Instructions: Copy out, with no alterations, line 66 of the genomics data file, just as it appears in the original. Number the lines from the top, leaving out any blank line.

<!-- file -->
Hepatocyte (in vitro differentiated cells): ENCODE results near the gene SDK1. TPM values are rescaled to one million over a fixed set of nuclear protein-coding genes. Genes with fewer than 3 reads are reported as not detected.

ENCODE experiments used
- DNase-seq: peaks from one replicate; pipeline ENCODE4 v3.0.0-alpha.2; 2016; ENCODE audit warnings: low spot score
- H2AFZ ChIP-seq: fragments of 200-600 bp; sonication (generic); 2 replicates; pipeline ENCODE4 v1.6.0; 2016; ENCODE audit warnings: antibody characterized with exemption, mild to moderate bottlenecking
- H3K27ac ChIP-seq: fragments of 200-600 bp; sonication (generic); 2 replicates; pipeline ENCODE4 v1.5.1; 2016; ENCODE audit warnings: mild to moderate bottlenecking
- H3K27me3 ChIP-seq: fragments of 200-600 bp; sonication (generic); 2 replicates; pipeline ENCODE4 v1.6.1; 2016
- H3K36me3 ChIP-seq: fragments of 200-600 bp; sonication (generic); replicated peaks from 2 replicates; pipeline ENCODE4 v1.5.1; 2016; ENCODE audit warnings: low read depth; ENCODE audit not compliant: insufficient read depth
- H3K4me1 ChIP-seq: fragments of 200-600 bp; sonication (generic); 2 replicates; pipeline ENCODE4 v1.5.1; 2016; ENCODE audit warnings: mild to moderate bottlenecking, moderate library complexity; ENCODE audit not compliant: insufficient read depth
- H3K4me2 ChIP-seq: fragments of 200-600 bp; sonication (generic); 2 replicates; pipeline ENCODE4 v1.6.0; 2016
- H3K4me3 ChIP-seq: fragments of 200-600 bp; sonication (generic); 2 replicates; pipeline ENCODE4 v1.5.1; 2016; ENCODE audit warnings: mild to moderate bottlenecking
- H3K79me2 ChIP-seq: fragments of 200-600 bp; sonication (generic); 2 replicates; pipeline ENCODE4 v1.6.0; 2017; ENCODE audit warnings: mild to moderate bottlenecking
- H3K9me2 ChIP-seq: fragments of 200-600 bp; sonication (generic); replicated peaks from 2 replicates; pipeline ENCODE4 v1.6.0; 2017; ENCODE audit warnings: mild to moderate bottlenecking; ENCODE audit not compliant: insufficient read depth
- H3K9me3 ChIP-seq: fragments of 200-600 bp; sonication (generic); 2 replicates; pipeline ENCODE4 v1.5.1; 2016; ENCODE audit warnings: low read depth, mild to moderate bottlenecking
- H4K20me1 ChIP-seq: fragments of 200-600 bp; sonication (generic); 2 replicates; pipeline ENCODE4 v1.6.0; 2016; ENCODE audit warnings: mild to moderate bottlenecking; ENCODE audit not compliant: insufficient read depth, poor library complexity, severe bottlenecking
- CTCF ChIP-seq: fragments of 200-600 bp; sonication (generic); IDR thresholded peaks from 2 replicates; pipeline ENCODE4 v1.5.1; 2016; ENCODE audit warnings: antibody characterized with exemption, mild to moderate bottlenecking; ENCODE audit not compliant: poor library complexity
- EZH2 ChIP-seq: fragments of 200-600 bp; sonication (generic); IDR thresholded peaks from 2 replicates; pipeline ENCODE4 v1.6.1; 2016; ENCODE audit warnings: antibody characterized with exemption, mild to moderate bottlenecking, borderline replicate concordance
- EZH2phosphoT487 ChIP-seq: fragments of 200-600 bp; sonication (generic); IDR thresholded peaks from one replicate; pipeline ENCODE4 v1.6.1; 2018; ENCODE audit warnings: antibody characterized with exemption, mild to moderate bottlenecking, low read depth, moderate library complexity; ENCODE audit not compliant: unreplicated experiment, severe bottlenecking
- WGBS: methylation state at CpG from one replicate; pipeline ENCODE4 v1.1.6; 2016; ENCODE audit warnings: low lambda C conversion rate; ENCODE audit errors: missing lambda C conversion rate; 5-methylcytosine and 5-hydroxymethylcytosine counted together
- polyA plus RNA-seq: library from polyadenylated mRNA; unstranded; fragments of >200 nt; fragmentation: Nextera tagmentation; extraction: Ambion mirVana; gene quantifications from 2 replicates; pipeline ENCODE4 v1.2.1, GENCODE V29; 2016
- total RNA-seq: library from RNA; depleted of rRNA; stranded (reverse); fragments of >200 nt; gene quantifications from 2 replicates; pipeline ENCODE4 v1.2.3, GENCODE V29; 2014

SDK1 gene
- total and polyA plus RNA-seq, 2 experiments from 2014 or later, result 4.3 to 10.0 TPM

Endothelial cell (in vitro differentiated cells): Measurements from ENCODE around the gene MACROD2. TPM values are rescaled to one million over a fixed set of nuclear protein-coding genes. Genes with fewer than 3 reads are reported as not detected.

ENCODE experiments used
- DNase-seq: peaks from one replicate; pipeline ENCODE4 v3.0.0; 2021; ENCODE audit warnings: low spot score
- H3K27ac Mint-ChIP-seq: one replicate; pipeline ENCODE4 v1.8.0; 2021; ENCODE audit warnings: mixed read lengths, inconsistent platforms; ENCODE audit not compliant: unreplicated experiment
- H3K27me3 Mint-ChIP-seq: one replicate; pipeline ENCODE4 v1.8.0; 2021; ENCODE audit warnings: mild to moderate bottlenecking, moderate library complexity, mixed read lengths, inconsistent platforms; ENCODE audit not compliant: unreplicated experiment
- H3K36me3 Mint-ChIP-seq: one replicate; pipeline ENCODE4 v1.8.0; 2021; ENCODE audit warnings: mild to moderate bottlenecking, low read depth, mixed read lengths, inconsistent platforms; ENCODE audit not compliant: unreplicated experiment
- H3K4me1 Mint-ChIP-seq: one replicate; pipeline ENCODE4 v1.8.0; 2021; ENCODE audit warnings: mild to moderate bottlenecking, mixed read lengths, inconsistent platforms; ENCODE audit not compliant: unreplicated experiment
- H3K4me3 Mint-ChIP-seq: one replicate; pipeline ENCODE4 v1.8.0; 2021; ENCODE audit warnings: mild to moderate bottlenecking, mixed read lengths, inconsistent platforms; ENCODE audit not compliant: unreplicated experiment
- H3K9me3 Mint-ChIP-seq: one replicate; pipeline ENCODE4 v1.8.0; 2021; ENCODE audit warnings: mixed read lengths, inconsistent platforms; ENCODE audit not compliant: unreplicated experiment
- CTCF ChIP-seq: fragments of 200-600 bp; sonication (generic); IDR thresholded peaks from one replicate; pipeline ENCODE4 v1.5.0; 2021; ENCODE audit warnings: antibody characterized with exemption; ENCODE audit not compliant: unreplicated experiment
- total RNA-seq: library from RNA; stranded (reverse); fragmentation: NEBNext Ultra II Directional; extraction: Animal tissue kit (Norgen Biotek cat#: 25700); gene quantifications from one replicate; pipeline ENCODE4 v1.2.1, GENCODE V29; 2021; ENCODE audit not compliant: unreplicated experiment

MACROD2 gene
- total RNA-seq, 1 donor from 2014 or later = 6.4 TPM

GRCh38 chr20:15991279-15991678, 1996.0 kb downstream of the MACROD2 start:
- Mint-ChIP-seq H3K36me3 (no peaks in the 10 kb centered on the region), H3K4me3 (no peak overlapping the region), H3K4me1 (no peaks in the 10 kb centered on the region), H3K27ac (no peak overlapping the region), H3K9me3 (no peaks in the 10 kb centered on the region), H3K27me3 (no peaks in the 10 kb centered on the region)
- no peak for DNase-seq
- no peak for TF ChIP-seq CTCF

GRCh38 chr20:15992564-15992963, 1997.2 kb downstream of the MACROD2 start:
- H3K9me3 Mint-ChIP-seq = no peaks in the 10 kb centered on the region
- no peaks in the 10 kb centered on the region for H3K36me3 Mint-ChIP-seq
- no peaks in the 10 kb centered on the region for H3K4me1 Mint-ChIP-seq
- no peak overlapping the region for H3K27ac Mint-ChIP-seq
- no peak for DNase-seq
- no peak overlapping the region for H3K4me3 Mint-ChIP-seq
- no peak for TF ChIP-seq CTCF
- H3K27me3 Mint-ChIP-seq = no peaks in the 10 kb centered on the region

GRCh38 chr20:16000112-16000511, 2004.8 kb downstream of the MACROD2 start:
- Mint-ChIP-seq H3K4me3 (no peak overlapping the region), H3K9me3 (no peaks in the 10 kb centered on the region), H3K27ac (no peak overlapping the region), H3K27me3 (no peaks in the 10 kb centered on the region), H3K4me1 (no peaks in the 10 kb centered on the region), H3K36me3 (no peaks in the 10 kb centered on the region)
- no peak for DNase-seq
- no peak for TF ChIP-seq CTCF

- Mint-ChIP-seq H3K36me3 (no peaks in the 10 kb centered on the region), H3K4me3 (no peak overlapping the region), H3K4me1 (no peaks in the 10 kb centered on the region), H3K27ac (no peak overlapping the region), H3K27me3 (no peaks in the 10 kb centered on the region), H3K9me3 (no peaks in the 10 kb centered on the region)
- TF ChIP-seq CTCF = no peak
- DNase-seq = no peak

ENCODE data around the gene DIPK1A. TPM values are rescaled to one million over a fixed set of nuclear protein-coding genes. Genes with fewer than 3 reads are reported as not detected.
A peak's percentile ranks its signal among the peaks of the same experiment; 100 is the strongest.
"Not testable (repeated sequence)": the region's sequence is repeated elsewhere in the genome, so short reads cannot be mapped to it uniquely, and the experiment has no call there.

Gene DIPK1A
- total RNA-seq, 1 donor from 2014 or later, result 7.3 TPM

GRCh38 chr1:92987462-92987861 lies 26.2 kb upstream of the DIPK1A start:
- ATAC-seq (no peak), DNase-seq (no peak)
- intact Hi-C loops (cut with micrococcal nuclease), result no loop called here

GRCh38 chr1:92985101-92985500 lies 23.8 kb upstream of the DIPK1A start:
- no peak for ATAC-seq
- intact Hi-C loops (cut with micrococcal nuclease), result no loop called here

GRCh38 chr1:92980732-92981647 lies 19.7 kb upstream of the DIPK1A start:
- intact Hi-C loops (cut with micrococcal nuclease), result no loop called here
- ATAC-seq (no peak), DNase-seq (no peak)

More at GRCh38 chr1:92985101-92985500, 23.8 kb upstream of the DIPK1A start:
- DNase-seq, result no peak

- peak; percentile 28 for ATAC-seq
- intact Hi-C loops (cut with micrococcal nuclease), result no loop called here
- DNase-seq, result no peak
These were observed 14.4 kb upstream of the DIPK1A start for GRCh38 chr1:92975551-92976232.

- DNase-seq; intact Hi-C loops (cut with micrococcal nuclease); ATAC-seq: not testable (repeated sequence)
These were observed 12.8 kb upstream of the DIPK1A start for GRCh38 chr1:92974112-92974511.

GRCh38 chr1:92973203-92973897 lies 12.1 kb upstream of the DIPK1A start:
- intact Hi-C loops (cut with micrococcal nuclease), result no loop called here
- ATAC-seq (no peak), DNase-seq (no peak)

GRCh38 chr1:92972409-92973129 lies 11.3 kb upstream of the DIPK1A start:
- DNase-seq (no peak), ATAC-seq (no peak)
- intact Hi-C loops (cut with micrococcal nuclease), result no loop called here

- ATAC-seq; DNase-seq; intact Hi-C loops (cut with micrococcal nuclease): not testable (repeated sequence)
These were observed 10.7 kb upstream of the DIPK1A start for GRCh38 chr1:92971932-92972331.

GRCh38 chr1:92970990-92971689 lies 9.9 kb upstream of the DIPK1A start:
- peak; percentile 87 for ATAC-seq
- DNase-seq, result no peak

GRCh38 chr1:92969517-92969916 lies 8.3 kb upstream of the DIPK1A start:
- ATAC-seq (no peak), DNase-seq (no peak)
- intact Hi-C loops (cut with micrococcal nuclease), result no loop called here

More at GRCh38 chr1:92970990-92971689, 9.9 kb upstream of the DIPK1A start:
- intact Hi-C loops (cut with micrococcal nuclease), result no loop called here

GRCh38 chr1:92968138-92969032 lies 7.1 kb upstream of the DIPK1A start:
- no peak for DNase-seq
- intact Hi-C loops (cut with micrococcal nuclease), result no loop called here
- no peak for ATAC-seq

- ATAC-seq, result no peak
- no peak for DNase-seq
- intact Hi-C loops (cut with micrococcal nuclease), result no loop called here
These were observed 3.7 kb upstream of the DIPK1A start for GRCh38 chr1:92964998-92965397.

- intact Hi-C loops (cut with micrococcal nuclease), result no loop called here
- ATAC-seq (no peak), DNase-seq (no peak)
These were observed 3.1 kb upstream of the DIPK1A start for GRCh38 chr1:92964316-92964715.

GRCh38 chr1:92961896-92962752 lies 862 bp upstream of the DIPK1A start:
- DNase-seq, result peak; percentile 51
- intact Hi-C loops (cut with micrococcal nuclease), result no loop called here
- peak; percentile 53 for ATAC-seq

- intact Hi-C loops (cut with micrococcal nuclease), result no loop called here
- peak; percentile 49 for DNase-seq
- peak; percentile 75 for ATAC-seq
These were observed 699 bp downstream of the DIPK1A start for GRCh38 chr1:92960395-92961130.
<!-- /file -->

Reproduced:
- intact Hi-C loops (cut with micrococcal nuclease), result no loop called here